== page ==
The global cost of generating power from onshore wind has fallen by nearly a quarter since 2010, while solar photovoltaic (PV) electricity costs have fallen by nearly three-quarters, according to new cost analysis from the International Renewable Energy Agency (IRENA).
The report also highlights that solar PV costs are expected to halve by 2020. Furthermore, onshore wind and solar PV projects could be delivering electricity for an equivalent of $0.03/kWh or less within the next two years, IRENA predicts.
According to the report, global weighted average costs over the last 12 months for onshore wind and solar PV now stand at $0.06/kWh and $0.10/kWh, respectively, but recent auction results suggest future projects will significantly undercut these averages. The report also highlights that onshore wind is now routinely commissioned for $0.04/kWh, while the current cost spectrum for fossil-fuel power generation ranges from $0.05/kWh to $0.17/kWh.
“This new dynamic signals a significant shift in the energy paradigm,” says Adnan Z. Amin, IRENA’s director-general. “These cost declines across technologies are unprecendented and representative of the degree to which renewable energy is disrupting the global energy system.”
Released on the first day of IRENA’s Eighth Assembly in Abu Dhabi, “Renewable Power Generation Costs in 2017” highlights that other forms of renewable power generation – such as bioenergy, geothermal and hydropower projects – have competed head-to-head on costs with power from fossil fuels in the last 12 months. Furthermore, the report notes that by 2019, the best onshore wind and solar PV projects will be delivering electricity for $0.03/kWh – significantly below the current cost of power from fossil fuels.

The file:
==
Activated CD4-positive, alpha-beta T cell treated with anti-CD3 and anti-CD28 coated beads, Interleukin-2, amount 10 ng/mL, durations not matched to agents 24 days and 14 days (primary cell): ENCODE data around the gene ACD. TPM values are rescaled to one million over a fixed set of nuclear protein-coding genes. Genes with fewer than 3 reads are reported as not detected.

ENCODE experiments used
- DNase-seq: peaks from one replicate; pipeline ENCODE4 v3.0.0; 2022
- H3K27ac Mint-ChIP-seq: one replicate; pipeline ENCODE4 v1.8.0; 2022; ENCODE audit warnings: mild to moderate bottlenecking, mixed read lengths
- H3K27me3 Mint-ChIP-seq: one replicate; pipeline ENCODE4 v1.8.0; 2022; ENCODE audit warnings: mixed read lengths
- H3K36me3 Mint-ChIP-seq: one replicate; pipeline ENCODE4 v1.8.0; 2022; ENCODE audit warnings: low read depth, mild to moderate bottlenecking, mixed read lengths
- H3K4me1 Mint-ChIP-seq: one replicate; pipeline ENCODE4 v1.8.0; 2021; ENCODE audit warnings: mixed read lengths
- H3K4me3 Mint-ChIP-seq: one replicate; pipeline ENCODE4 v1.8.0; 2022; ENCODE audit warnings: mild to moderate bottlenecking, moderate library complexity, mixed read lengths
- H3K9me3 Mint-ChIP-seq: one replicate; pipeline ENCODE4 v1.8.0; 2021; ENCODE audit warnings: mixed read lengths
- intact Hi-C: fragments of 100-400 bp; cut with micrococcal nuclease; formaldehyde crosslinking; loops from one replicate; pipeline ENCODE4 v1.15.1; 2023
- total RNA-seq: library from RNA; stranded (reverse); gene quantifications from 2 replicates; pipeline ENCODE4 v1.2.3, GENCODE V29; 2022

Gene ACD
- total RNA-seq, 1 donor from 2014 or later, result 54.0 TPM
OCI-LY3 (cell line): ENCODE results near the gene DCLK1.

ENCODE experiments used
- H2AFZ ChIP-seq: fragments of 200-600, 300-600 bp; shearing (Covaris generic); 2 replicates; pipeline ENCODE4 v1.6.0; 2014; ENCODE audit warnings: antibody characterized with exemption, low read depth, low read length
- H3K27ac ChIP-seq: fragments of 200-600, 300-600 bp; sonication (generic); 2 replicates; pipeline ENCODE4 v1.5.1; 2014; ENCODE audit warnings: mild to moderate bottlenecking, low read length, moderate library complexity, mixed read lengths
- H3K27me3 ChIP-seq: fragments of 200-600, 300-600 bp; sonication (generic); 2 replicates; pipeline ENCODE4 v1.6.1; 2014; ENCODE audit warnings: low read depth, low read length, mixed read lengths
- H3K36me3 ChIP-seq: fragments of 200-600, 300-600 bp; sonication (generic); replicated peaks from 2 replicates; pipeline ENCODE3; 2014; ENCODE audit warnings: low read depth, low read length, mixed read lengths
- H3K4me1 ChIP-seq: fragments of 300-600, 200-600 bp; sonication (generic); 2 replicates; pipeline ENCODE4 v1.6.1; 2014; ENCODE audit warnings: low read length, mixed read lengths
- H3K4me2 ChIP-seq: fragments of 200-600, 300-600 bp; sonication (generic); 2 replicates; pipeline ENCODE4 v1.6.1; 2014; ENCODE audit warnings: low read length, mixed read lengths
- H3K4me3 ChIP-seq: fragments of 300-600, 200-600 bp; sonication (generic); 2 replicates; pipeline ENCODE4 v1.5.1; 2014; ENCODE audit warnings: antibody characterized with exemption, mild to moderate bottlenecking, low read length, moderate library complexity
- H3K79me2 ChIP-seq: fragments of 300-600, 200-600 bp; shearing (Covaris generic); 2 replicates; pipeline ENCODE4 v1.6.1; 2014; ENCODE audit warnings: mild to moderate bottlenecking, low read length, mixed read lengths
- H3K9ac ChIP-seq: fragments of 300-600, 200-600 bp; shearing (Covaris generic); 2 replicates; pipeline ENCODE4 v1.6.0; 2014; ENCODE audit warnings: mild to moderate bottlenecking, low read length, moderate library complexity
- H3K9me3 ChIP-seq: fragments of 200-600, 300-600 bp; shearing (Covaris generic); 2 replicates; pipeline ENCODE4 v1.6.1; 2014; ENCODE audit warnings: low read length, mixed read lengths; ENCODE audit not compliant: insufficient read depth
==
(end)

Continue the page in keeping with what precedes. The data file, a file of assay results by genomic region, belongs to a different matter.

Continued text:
Competitive procurement practices, along with the emergence of a large base of experienced project developers competing for global market opportunities, are cited as new drivers of recent cost reductions, in addition to continued technology advancements, says IRENA.
The report also highlights that auction results are signaling that offshore wind and concentrating solar power projects commissioned in the period between 2020-2022 will cost in the range of $0.06/kWh to $0.10/kWh, supporting accelerated deployment globally. Importantly, IRENA also projects that all renewable energy technologies will compete with fossils on price by 2020.
Specifically, the report highlights the following statistics:
- The global weighted average levelized cost of electricity of utility-scale solar PV has fallen by 73% between 2010 and 2017 to $0.10/kWh;
- The average cost of electricity from onshore wind fell by 23% between 2010 and 2017. Projects are now routinely commissioned at $0.04/kWh, and the global weighted average is around $0.06/kWh;
- By 2019, the best onshore wind and solar PV projects will be delivering electricity for an equivalent of $0.03/kWh or less. Comparatively, new bioenergy and geothermal projects commissioned in 2017 had global weighted average costs of around $0.07/kWh;
- Record-low prices for solar PV in Abu Dhabi, Chile, Dubai, Mexico, Peru and Saudi Arabia have made $0.03/kWh (and below) the new benchmark;
- By 2020, project and auction data suggest that all currently commercialized renewable power generation technologies will be competing – and even undercutting – fossil fuels by generating in the range $0.03/kWh to $0.10/kWh.
“Turning to renewables for new power generation is not simply an environmentally conscious decision – it is now, overwhelmingly, a smart economic one,” adds Amin. “Governments around the world are recognizing this potential and forging ahead with low-carbon economic agendas underpinned by renewables-based energy systems. We expect the transition to gather further momentum, supporting jobs, growth, improved health, national resilience and climate mitigation around the world in 2018 and beyond.”